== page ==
Background: Subjective discomforts in a preclinical range are often due to imbalanced autonomic nervous system activity, which is a focus of craniosacral therapy.
Objective: The aim of this work was to determine any changes in heart rate variability (HRV) in a study on craniosacral therapy.
Design, setting, participants and interventions: This is a quasi-experimental (controlled) study with cross-over design. In a private practice, measurements were performed on 31 patients with subjective discomforts before and after a control and an intervention period. HRV was determined using a device that requires a measuring time of 140 s and electrode contact only with the fingertips. Main
Primary outcome measures: HRV change under the influence of a defined one-time intervention (test intervention) with craniosacral therapy versus control (defined rest period).
Results: Standard deviation of all RR-intervals (ms) and total power of RR-interval variability in the frequency range (ms(2)) were together interpreted as an indicator of test subjects' autonomic nervous activity and as a measure of their ability to cope with demands on their health. Neither of these parameters increased during the control period (P>0.05), whereas during the test intervention period there was an increase in both (P<0.05, P<0.01). Nevertheless, interactions between treatment and the increase were statistically not significant (P>0.05). No changes were observed in the low frequency/high frequency ratio (sympathetic-vagal balance) in the course of the control or the test intervention period (P>0.05).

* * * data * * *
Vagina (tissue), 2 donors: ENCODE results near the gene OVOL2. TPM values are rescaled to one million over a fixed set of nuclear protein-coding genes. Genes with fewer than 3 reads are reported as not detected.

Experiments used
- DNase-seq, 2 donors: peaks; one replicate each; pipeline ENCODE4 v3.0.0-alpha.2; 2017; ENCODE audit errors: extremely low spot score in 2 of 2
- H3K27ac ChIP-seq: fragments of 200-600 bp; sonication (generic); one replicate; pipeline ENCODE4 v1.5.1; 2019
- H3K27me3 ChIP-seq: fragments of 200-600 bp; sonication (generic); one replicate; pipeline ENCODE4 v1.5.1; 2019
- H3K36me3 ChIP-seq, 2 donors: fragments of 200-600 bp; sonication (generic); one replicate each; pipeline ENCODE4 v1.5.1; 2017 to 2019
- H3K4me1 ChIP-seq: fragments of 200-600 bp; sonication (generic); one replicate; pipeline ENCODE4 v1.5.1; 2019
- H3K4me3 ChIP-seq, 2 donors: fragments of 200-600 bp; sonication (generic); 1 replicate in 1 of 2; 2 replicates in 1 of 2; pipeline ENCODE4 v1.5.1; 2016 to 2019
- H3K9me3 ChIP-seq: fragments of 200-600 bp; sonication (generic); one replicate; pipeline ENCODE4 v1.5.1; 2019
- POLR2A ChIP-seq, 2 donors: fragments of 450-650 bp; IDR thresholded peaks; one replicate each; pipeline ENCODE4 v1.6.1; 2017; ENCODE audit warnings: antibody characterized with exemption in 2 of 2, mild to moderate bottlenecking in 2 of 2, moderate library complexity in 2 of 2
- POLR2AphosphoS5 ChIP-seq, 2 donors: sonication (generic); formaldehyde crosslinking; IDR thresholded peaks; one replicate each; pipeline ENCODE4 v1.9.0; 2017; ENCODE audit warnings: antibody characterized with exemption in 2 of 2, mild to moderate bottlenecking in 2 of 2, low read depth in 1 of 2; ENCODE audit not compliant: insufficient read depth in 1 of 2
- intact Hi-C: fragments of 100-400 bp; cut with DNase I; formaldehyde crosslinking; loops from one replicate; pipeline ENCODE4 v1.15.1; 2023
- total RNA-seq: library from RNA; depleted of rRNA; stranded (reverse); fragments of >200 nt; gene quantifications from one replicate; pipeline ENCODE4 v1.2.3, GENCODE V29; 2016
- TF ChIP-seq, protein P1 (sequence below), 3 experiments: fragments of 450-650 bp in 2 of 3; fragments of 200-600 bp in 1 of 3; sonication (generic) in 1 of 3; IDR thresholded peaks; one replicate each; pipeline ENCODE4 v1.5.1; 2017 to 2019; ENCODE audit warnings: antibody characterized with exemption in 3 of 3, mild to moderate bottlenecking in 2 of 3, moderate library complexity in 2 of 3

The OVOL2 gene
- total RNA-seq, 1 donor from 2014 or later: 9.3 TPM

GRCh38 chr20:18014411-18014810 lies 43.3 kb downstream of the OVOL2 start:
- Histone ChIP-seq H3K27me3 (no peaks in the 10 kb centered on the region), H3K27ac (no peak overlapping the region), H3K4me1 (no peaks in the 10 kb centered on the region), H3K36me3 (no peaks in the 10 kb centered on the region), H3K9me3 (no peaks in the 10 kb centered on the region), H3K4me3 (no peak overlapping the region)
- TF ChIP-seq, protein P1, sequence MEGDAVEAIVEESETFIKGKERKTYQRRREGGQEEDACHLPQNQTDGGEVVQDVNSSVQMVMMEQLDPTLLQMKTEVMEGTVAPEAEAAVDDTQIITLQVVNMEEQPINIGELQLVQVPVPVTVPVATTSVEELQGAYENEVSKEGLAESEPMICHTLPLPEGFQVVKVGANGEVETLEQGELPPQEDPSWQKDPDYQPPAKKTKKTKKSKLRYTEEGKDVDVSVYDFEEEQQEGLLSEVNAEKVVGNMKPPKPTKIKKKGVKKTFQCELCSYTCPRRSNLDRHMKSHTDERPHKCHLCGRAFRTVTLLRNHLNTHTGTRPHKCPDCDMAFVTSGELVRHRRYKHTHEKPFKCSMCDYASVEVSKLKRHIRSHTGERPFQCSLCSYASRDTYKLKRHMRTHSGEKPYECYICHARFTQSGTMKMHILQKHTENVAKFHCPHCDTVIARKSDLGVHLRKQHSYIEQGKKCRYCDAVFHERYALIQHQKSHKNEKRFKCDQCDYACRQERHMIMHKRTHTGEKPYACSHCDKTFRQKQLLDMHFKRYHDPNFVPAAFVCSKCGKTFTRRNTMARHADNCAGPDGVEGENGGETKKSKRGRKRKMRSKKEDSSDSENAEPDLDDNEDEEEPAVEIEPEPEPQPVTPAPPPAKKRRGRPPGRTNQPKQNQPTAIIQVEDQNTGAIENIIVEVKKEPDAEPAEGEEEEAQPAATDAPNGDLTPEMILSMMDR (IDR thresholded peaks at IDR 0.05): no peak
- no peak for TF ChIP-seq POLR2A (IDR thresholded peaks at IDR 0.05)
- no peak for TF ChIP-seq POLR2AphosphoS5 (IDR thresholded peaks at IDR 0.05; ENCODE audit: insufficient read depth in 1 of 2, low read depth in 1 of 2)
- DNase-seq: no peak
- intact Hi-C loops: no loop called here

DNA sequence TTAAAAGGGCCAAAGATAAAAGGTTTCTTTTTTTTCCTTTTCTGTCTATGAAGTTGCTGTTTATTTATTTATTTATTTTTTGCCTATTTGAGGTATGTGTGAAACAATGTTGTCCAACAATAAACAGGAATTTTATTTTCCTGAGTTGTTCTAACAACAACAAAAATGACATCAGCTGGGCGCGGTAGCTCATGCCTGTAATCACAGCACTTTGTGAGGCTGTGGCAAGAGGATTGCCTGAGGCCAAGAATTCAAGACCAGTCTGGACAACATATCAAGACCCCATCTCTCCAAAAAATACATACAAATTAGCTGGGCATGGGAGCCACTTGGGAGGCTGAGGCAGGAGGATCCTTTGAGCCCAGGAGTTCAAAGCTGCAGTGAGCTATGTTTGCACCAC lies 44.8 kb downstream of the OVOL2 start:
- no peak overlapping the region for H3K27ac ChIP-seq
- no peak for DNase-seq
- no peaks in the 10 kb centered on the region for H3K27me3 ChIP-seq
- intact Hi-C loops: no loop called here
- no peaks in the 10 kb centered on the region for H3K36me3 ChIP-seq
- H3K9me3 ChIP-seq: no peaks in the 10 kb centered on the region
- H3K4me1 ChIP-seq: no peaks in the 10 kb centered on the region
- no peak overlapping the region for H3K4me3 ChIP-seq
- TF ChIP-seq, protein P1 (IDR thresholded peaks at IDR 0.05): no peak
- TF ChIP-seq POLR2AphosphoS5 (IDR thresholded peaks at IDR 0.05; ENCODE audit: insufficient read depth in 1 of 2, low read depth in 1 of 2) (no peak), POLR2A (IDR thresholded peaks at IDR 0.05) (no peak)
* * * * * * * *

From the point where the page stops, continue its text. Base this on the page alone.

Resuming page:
Conclusion: Craniosacral treatment had a favourable effect on autonomic nervous activity. This in itself is an interesting result, but further research will be needed to distinguish specific effects of craniosacral therapy technique from less specific therapist-client interaction effects.